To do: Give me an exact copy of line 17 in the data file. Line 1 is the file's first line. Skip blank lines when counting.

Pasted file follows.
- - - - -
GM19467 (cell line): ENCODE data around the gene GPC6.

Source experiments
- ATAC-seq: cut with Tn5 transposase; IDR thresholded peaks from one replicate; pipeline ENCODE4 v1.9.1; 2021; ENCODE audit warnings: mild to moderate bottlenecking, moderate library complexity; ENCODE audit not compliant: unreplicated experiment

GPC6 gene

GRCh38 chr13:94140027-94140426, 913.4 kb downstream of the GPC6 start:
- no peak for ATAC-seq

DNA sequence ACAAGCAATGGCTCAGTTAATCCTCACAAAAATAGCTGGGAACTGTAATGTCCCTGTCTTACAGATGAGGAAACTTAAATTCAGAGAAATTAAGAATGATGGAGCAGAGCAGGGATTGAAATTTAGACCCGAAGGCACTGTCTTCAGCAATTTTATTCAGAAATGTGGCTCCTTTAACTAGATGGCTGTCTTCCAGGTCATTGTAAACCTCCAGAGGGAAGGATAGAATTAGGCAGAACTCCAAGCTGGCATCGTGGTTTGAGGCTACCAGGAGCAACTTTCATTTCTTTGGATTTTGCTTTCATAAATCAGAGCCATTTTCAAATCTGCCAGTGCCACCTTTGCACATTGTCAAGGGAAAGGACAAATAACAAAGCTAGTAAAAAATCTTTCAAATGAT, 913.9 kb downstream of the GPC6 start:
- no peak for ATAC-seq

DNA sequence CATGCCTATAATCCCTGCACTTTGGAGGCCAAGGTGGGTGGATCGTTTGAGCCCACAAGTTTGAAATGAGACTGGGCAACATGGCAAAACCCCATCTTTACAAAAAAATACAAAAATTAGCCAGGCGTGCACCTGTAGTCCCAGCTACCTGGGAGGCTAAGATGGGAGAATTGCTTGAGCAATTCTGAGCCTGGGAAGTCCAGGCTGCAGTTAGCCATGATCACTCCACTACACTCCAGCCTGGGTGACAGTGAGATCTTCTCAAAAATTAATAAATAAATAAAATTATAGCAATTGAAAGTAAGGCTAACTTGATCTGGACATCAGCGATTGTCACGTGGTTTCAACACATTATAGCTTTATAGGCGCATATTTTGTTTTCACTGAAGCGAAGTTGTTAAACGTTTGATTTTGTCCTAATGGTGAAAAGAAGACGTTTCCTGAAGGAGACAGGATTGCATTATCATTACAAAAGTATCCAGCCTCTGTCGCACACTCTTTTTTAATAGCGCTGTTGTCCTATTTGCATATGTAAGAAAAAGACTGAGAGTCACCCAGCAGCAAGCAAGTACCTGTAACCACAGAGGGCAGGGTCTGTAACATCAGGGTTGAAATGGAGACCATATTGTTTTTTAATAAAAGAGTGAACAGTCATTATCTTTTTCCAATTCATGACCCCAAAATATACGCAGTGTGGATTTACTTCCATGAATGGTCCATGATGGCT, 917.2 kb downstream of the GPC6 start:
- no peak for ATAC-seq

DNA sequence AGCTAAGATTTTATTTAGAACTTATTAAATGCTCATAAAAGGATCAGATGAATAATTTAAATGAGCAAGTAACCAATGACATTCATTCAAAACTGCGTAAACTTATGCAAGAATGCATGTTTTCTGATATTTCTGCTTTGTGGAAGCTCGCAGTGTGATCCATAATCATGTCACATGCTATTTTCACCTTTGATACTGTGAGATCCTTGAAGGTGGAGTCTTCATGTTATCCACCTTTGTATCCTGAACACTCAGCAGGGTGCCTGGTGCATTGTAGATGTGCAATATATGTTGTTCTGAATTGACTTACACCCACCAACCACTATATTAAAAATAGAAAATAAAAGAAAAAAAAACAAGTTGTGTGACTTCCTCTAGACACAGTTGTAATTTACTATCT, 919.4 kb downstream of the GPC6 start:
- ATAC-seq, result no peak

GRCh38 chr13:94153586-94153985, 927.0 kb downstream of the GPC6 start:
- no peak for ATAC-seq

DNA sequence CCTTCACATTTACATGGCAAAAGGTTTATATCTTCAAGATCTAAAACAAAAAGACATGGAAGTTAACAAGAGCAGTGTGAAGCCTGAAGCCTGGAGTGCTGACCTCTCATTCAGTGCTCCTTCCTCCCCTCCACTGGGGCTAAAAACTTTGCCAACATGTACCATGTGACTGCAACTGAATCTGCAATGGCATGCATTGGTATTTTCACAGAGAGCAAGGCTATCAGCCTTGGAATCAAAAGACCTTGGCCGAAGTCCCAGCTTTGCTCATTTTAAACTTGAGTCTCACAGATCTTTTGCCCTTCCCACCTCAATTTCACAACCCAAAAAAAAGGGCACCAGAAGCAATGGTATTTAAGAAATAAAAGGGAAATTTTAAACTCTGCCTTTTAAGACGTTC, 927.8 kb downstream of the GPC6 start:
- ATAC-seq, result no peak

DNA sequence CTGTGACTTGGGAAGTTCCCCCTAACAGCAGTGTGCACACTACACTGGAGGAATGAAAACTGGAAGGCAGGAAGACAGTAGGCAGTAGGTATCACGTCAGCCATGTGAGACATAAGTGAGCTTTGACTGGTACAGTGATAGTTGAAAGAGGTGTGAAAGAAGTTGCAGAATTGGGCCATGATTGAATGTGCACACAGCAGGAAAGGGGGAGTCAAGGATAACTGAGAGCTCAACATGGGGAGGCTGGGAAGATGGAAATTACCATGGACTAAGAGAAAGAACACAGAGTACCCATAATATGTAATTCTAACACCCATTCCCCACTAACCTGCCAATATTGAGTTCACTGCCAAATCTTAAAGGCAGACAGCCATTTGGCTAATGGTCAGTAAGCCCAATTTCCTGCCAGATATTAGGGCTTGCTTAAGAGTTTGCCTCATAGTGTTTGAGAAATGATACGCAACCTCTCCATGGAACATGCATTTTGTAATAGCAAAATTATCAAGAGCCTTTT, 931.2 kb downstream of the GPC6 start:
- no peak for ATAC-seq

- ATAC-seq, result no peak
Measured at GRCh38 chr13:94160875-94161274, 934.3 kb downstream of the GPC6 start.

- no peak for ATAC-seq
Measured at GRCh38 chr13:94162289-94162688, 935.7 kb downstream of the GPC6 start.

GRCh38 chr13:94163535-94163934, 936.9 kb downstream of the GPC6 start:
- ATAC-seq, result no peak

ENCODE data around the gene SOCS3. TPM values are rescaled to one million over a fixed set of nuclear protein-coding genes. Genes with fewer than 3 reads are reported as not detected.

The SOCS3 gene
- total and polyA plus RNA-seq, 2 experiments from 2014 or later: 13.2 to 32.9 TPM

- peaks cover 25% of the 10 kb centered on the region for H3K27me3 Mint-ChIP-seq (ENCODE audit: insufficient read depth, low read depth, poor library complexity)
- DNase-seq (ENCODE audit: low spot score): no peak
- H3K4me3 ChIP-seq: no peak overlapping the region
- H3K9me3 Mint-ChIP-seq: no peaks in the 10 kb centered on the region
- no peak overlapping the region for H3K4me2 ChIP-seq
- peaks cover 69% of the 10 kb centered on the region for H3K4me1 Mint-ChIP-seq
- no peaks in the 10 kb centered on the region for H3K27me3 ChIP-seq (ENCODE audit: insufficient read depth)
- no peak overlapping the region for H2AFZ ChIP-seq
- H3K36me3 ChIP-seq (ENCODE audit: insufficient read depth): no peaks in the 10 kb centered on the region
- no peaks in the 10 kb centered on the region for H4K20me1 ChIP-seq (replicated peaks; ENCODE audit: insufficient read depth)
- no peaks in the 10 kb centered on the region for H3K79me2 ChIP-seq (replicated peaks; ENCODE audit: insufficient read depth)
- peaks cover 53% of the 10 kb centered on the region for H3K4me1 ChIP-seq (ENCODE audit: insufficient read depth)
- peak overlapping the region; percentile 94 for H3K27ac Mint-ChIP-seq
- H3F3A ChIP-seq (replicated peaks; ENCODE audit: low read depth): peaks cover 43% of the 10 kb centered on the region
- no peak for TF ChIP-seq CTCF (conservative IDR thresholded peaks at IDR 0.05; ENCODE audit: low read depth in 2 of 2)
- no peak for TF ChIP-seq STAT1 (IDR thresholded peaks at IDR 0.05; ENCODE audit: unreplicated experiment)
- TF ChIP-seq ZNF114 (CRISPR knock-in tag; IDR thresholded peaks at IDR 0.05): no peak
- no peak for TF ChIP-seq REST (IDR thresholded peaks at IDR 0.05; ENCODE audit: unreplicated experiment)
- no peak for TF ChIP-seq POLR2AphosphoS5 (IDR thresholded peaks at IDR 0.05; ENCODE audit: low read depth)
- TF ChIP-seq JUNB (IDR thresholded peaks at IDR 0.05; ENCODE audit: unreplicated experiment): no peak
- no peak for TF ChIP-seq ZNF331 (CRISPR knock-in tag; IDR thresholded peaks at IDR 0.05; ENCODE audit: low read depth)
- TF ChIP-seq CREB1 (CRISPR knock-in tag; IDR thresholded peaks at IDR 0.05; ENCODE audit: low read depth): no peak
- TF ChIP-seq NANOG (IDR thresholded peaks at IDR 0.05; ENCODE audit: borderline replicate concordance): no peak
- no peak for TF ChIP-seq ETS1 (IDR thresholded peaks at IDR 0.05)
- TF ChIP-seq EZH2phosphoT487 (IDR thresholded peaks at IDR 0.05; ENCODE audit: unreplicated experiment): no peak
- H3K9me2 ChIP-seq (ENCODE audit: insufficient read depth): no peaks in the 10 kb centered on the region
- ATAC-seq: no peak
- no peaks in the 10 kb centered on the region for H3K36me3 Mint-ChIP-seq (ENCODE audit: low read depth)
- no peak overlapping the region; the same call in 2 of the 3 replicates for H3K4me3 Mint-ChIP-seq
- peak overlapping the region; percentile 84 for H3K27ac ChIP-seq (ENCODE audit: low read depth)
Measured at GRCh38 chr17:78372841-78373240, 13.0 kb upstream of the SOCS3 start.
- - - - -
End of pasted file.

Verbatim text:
DNA sequence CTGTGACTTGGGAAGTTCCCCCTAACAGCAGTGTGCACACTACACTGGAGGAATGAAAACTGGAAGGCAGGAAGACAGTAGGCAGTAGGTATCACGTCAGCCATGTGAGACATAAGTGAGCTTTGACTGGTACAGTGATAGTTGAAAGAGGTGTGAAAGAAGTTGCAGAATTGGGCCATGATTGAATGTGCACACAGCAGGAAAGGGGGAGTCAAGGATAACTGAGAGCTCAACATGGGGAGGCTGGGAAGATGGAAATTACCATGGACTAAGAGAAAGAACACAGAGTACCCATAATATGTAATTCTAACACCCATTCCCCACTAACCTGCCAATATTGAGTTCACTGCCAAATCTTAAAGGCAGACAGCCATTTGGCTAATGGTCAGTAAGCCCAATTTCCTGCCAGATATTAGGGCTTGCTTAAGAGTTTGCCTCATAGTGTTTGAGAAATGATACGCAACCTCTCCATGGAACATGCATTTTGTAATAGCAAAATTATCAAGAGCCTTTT, 931.2 kb downstream of the GPC6 start: